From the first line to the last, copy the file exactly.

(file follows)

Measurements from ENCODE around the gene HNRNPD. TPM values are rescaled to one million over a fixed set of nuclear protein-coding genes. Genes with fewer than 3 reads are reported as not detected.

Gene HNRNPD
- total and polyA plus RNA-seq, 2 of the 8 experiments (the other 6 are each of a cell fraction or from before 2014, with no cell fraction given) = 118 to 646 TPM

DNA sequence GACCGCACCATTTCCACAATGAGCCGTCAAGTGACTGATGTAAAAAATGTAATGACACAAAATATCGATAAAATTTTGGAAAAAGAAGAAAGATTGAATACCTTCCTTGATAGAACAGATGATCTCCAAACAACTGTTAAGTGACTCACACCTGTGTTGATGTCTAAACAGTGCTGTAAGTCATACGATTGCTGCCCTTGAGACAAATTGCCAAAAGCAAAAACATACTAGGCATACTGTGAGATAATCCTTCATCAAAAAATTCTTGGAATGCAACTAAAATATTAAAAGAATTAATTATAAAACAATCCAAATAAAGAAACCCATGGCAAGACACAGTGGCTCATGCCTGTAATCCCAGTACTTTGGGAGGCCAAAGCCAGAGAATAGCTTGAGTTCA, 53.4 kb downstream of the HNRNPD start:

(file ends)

Measurements from ENCODE around the gene HNRNPD. TPM values are rescaled to one million over a fixed set of nuclear protein-coding genes. Genes with fewer than 3 reads are reported as not detected.

Gene HNRNPD
- total and polyA plus RNA-seq, 2 of the 8 experiments (the other 6 are each of a cell fraction or from before 2014, with no cell fraction given) = 118 to 646 TPM

DNA sequence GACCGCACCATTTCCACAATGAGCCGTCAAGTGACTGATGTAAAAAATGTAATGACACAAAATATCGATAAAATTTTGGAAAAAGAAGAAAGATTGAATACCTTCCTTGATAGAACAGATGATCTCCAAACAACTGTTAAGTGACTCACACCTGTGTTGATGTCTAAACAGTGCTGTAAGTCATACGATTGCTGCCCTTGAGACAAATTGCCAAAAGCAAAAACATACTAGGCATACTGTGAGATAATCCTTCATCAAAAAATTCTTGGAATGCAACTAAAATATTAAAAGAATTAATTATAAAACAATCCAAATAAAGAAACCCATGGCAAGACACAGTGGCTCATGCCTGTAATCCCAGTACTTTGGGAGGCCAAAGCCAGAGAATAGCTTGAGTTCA, 53.4 kb downstream of the HNRNPD start: